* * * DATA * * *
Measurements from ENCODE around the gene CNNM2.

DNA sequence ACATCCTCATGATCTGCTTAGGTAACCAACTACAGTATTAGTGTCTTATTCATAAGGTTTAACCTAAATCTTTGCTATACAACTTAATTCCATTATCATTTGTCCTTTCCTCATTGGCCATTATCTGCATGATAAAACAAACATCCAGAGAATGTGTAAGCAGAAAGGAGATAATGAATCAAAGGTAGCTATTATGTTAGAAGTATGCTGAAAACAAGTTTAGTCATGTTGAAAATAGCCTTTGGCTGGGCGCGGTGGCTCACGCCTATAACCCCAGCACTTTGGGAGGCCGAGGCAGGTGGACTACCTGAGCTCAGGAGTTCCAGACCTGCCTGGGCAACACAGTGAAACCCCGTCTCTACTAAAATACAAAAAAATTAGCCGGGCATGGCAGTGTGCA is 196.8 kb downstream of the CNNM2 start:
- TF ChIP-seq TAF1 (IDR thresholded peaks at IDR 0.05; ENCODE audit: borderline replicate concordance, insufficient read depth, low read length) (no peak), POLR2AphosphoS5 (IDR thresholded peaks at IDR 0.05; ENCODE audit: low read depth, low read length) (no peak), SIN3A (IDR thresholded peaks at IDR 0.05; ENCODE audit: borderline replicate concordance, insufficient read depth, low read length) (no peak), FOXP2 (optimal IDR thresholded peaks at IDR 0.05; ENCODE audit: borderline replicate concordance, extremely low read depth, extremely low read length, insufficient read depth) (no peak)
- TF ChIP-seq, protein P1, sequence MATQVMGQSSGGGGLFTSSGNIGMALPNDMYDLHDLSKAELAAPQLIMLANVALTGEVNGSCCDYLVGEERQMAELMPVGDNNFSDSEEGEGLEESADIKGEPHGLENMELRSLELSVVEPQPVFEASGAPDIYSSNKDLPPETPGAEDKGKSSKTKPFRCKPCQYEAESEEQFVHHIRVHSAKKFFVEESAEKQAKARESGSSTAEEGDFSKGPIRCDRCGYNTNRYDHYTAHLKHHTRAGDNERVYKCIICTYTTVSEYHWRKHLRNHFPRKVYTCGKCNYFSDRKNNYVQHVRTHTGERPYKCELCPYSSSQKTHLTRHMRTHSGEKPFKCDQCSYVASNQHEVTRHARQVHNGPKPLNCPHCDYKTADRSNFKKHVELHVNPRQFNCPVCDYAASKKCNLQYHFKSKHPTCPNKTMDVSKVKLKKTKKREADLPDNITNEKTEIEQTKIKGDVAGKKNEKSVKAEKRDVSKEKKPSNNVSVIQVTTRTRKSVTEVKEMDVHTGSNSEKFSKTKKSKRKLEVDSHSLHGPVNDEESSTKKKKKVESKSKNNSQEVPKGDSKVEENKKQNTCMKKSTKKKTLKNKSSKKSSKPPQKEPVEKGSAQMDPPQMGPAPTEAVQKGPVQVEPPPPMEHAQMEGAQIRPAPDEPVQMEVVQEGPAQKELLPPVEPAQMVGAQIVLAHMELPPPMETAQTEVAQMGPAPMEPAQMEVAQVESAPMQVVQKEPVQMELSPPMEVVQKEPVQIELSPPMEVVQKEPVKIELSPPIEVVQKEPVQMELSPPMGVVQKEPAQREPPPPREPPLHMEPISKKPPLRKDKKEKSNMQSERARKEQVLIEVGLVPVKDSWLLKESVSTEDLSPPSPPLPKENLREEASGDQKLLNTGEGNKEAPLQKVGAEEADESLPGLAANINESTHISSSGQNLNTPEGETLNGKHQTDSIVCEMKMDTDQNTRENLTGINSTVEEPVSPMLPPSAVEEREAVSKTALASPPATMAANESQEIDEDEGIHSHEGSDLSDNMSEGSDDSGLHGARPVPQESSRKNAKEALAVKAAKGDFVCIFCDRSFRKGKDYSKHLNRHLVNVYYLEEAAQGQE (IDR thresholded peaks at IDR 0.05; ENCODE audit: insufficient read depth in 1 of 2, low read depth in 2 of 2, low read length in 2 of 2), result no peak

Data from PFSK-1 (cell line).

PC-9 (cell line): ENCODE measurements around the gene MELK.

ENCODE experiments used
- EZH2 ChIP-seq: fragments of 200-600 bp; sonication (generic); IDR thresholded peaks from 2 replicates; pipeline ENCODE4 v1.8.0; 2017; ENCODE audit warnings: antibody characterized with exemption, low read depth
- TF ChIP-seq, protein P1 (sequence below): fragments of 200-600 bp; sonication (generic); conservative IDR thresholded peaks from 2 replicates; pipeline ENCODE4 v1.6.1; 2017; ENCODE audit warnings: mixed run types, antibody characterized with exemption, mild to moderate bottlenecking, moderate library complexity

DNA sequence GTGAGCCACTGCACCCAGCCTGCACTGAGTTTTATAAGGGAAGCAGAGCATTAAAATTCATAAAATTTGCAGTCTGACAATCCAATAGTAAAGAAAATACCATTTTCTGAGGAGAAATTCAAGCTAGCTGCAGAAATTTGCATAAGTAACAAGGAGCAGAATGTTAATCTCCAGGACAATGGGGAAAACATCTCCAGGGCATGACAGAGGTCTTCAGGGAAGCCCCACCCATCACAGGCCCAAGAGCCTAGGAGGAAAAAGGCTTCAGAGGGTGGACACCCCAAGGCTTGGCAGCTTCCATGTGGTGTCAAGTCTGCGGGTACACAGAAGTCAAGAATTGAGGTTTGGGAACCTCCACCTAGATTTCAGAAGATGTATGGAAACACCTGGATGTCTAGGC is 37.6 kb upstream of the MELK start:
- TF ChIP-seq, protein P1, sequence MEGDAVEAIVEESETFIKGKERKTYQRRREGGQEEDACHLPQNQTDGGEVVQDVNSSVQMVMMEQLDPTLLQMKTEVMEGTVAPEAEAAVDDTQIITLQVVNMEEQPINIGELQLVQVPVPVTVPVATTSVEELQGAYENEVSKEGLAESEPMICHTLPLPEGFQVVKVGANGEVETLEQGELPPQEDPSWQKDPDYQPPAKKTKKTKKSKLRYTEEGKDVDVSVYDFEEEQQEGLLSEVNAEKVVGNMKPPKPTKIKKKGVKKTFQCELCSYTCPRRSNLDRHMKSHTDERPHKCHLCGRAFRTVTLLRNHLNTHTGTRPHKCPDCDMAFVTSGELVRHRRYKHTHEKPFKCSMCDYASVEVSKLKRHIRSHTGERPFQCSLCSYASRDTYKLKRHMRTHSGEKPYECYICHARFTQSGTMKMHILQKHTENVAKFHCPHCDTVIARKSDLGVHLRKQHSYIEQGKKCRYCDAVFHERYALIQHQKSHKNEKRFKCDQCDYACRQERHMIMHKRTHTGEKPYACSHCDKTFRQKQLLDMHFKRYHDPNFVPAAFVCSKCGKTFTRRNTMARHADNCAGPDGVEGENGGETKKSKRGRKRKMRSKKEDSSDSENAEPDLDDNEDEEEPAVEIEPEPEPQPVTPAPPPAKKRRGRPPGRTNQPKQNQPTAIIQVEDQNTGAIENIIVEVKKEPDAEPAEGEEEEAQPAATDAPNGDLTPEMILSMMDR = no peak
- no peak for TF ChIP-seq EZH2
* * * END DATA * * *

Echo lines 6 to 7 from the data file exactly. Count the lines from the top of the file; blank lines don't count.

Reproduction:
PC-9 (cell line): ENCODE measurements around the gene MELK.

ENCODE experiments used